Hyder Jawad

Chelsea: never-ending soap opera

Created on 04 Dec., 2012 3:35 PM GMT

"Eventually, even the press found out". - The Rutles, All You Need Is Cash (1978).

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Whichever way you turn, there are Chelsea stories. A proliferation. Some of them are even true. Even when the story is not about Chelsea, there is a Chelsea link – usually Jose Mourinho. It is Chelsea this, Chelsea that, Chelsea everything. The soap opera is unedifying but self-perpetuating. Whatever the opposite of a marketing operation is, this is it.

After three matches, Benitez is already under pressure. Two goalless draws and one defeat have led to suggestions that the Chelsea manager – official title “interim manager”, but every manager at Chelsea appears to be “interim” – might not survive the season. “I would think [the sack] is totally out of the question,” Ray Wilkins, the former Chelsea coach, said this week, giving legitimacy to the original question.

Then there emerged an even crazier suggestion: that Avram Grant, the former Chelsea manager, might return to Stamford Bridge to assist Benitez. “It is not true,” Chelsea said, giving legitimacy to the original story. Chelsea would have been better ignoring a headline so preposterous that it might have been a hoax.

Step forward Fernando Torres, the beleaguered Chelsea striker, to confirm that – yes, absolutely, and for sure – he wants to remain with the club. "In my first full season, we won the FA Cup and Champions League. What more can you ask? We have a chance now to win the FIFA Club World Cup. I have four more years on my contract so hopefully I can win many more things - the Premier League would be amazing. The Capital One Cup and the Community Shield also."

Newspapers have conferred upon Torres a new name: "Chelsea Flop Fernando Torres". The prefix sticks like hippopotamus manure. So does the perception that what he has gained in medals by moving to Stamford Bridge, he has lost in joy by leaving Anfield. Chelsea Flop Fernando Torres has not smiled since last summer. And this is the same Torres who said repeatedly, "I am not leaving Liverpool".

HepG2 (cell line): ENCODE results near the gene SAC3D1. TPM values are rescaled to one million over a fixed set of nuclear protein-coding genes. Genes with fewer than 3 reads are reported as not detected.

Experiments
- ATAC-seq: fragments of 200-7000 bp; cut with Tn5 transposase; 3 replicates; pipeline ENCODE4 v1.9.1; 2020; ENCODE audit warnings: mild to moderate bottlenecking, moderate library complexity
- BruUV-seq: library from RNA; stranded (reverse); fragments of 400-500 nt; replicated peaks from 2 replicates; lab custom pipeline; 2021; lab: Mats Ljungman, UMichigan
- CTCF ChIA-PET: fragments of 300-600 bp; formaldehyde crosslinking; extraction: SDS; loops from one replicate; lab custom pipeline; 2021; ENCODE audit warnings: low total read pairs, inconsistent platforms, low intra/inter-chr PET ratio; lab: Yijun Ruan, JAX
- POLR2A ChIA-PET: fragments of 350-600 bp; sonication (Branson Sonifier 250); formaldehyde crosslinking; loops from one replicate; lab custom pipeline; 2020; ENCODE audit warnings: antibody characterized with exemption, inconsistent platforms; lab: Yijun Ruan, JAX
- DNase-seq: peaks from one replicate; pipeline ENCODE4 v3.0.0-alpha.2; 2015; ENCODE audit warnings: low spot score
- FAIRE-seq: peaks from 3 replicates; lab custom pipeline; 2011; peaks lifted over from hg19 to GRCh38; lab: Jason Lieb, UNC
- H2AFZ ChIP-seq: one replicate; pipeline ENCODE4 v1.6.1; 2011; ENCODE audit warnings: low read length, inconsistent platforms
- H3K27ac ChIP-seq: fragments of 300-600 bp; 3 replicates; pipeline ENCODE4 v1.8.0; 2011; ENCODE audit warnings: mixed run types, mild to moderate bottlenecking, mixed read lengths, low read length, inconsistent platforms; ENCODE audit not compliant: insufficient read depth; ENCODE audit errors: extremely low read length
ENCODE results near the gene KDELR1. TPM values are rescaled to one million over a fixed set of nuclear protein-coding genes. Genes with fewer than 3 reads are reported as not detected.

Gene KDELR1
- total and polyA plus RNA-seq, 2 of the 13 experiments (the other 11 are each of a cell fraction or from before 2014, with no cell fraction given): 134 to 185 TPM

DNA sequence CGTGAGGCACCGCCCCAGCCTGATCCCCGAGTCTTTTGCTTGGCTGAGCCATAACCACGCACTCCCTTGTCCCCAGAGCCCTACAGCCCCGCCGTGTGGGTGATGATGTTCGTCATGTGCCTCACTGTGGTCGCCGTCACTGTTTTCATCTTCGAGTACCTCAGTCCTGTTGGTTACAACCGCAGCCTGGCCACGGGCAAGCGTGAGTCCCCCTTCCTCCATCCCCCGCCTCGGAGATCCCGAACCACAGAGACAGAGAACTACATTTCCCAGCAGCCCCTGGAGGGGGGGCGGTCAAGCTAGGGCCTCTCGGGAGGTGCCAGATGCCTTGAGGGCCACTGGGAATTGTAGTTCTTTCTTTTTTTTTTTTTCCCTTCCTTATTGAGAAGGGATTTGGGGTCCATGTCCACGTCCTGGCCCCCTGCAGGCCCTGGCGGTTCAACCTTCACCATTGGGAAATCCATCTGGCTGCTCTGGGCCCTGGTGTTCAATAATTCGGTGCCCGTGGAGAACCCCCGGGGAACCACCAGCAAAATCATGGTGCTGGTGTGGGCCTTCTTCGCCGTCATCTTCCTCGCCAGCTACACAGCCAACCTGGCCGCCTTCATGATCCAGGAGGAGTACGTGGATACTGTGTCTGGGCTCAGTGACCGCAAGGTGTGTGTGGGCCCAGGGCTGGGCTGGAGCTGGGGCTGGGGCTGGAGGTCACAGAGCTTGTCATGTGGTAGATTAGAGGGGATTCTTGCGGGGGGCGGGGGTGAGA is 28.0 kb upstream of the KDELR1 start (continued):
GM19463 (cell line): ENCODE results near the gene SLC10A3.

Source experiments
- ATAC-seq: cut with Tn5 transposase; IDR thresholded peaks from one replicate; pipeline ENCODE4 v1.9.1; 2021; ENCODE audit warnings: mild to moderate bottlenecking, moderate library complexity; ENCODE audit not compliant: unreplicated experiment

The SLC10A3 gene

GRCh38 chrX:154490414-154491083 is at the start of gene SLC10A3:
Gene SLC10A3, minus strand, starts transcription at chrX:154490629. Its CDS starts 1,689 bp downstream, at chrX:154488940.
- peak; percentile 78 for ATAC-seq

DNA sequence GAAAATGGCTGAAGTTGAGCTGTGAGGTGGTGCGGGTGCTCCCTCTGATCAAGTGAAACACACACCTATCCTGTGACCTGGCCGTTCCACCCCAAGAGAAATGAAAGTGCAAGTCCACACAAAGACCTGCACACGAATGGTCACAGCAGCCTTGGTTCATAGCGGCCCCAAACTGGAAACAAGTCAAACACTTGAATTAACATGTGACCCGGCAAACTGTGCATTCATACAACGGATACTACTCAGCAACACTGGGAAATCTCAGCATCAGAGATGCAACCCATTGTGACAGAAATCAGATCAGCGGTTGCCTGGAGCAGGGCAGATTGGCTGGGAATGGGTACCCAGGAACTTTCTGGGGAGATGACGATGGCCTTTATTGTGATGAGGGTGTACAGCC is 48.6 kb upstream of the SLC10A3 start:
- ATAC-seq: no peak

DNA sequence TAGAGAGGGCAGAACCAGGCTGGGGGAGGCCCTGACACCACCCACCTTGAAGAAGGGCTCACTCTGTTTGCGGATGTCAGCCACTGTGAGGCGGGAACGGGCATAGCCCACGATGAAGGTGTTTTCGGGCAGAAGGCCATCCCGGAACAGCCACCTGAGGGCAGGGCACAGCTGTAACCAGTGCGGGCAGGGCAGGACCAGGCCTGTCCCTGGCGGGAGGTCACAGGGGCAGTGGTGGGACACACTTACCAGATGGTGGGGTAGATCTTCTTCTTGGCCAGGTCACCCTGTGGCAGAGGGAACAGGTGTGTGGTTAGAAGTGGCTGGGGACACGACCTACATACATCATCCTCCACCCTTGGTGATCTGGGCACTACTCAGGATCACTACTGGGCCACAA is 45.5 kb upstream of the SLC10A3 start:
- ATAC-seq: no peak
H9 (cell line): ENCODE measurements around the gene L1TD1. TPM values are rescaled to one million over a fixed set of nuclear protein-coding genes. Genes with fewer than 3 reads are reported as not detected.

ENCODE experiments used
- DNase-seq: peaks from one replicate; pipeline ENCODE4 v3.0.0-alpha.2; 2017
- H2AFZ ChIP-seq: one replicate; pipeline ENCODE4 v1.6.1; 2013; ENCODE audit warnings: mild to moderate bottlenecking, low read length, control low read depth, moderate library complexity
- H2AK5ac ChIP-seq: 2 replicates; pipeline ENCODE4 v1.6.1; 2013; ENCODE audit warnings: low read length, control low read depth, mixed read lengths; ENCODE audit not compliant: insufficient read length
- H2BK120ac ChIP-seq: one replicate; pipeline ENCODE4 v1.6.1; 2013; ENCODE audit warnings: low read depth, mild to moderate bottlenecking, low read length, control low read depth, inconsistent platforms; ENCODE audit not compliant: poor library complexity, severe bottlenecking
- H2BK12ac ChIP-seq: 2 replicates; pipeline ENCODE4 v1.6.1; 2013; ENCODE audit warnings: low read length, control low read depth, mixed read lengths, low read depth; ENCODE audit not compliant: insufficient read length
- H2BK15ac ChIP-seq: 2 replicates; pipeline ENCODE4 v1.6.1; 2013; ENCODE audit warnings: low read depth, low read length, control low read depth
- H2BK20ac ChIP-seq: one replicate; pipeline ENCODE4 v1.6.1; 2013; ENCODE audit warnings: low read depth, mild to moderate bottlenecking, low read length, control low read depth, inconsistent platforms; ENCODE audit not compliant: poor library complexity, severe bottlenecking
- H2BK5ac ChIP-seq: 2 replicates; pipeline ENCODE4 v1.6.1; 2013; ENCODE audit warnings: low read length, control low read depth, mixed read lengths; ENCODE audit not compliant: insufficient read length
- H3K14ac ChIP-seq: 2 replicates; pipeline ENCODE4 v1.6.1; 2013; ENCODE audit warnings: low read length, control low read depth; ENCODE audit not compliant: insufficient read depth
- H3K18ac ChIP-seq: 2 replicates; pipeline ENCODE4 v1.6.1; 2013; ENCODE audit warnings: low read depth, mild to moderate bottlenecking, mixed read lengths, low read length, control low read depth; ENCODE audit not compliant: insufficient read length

Around about now, we are due a “Torres wants to return to Anfield” story, but there would be more chance of Grant going to work with Benitez as a pair of Father Christmases at Selfridges on Oxford Street than of Torres moving to Liverpool. By selling Torres to Chelsea for £50million, Liverpool enjoyed their “Brooklyn Bridge For Sale” moment – but only until they fell for the Newcastle United “Brooklyn Bridge” moment, which cost Liverpool £35million and goes by the name of Andy Carroll.

Over in Madrid, Mourinho, who sometimes goes by the name of Former Chelsea Manager Jose Mourinho, denied rumours that he would be leaving Real in the summer. "The story has no foundation and as I've always said, my relationship with the president is very good," Mourinho said, but by responding to the story, he gave it legitimacy. "The Lady Doth Protest too Much," Shakespeare said, although in this case the lady is a man and the man is the self-styled Special One.

There was barely enough time for observers to absorb the Mourinho-to-leave-Madrid fabrication when Sir Alex Ferguson, the manager of Manchester United, suggested that the former Chelsea manager could quite easily end up taking over at Old Trafford. "He can manage anywhere, absolutely," Ferguson said. "I'm not going to put any forecasts on what is going to happen at this club. I won't last forever but Jose can manage anywhere, there is no question about that." For "anywhere", read Old Trafford.

The smart money is on Mourinho replacing Ferguson at some point and of Pep Guardiola, the former Barcelona manager, replacing Benitez at Stamford Bridge. But in Roman Abramovich’s mission to turn everybody on earth into a former Chelsea manager, it is possible that he is busy on his yacht trying to redefine the word “interim”.

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